Several Aspects regarding the Evolution of Insolvency Disputes in Romania
The evolution of insolvency disputes is closely connected to the evolution of the market. Thus, the latest economic background has influenced not only the increase in the number of insolvency files, but also how they have unfolded.
Law no. 169/2010 has brought about a series of amendments to Law no. 85/2006 regulating insolvency procedure, the tendency being to ensure the celerity of the procedure. To this end, a series of terms have been shortened (for example: the second appeal term is of 7 days, the term for the contestation of the official receiver’s actions is of 3 days). Nevertheless, practice has proved that the shortening of terms has not necessarily led to a proportional reduction of the duration for completion of an opened procedure. This in the conditions in which the debtor’s redressing or its deregistration imply a series of partial liquidation actions or, as the case may be, total liquidation of its patrimony, whose success depends on the liquidity of the market on which such assets are going to be turned to account.
The initiative of opening insolvency proceedings may belong to the debtor or to its creditors. Depending on the company’s patrimony state and on its functionality, one may take either the way of debtors entering directly into the simplified procedure, or the way of opening the general procedure of insolvency. Thus, in certain conditions expressly enumerated by the law (such as, for example, when the debtor holds no assets, its constitutive or accounting deeds cannot be found etc.), one may order the debtors to directly enter into the simplified procedure – this is an accelerated form of entering bankruptcy. The simplified procedure may be ordered also after an observation period of maximum 50 days, based on the conclusions of the report prepared by the official receiver. Regulation of the simplified procedure represents a measure contributing to the shortening of the period for the settlement of an insolvency file.
When the opening of the general procedure of insolvency is ordered, there follows an observation period for the analysis of the debtor’s situation. Afterwards, the procedure may take successively or separately the following directions: reorganization, bankruptcy.
Reorganization tends to the safeguarding of the debtor, and its premise is a reorganization plan including a programme for the payment of the receivables, subject to a vote by the classes of creditors, its confirmation by the syndic judge and, as the case may be, to implementation. In the last year there has been an increase in the number of files in which a reorganization plan is unfolding. This means, on the one hand, that debtors have started to manage insolvency risks more carefully. On the other hand, as regards the creditors, that, analyzing the comparative situation of the recovery of debts in the two hypostases (reorganization/bankruptcy), they started to accept the reorganization variant. Still, the files in which the reorganization procedure has been ordered do not exceed 5% of the total number of insolvency files, this being a procedure suitable rather for medium and large debtors.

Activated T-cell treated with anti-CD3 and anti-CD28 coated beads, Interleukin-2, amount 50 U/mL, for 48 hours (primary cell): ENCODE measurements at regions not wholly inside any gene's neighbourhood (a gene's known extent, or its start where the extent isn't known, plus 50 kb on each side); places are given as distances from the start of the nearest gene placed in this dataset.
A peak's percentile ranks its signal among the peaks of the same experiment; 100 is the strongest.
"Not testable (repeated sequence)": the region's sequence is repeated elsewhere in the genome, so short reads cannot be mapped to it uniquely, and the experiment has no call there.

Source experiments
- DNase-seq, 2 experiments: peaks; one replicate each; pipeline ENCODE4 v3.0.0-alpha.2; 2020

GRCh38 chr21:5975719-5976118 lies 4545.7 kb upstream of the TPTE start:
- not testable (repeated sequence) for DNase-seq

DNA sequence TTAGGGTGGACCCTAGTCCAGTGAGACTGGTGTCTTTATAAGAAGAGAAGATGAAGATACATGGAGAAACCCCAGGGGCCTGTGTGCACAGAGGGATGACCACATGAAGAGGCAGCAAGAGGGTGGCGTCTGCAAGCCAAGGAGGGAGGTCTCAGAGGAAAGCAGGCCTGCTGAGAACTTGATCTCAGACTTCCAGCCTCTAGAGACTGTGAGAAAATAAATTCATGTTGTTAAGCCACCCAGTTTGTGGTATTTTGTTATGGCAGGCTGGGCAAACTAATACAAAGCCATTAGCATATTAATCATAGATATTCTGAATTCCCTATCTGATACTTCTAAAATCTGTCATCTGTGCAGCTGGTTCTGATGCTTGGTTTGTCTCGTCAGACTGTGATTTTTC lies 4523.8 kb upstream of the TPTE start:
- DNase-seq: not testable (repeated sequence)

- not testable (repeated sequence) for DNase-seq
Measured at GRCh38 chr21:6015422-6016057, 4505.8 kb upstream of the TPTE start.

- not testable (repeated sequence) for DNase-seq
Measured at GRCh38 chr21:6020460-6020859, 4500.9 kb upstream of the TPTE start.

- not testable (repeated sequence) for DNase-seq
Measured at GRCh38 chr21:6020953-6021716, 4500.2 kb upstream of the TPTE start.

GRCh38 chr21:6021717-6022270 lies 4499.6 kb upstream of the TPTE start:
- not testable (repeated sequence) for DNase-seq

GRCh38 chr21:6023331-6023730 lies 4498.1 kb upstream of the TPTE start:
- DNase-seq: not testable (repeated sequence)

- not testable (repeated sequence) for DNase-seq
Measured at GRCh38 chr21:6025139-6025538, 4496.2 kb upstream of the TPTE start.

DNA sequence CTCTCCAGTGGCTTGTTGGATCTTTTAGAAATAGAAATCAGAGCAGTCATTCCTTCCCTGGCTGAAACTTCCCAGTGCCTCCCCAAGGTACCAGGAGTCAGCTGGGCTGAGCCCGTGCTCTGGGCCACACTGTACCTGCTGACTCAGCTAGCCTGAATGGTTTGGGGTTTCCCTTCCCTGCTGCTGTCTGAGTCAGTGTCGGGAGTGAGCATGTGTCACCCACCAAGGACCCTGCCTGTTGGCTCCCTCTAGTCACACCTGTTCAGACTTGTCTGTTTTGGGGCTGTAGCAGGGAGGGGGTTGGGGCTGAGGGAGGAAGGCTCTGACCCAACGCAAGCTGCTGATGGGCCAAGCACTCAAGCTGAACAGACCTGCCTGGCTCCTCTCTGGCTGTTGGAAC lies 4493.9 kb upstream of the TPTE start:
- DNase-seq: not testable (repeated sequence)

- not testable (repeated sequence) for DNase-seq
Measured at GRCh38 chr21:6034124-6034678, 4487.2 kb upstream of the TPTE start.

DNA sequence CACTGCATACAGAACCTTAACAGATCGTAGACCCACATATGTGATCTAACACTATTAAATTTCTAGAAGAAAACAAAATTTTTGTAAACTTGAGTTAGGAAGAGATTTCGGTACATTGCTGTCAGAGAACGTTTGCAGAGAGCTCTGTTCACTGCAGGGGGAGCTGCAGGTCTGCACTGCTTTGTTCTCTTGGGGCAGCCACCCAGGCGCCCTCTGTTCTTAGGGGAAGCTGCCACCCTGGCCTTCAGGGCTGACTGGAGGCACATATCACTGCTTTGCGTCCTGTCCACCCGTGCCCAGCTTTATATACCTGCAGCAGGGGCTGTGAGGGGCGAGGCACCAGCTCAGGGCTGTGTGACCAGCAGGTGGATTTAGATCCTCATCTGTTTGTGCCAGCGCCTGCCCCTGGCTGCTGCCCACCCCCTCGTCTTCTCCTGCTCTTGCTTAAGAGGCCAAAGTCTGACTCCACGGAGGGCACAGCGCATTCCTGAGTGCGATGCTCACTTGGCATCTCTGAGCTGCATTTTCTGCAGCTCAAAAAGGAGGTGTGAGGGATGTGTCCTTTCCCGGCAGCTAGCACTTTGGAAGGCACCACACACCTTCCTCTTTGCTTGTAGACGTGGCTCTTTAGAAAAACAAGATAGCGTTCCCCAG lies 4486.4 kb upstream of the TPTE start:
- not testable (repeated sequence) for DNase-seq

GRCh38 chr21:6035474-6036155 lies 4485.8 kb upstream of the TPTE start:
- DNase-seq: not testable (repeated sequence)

Bankruptcy implies liquidation of the debtor’s estate in order to cover liabilities, and is followed by the deregistration of the debtor from the trade registry. Unfortunately, the sale of debtors' assets is facing problems due to the low liquidity of the market. As a matter of fact, for certain categories of assets subject to sale, there are no sufficient benchmarks on the market (especially as regards specialized/niche products) in order to identify comparison terms or offers for their acquisition. Difficulties in selling assets implicitly lead to the increase of the costs of the procedure (implying additional expenses for the protection of assets, payment of related taxes etc.).
During the procedure, the Creditors’ Committee and the Creditors’ Meeting, in which the creditors are called to express their vote with regard to the main actions that are taken in relation to the debtor during the procedure, play important roles.
At present, in consideration of the project of reform of the Romanian judicial system, at the end of 2011, the works for the codification of the insolvency matter were initiated. Thus, it has been proposed that an Insolvency Code should be elaborated, which would reunite and harmonize all normative acts relating to the insolvency area, pre-insolvency stage, as well as the ones referring to the exercising of the insolvency practitioner profession.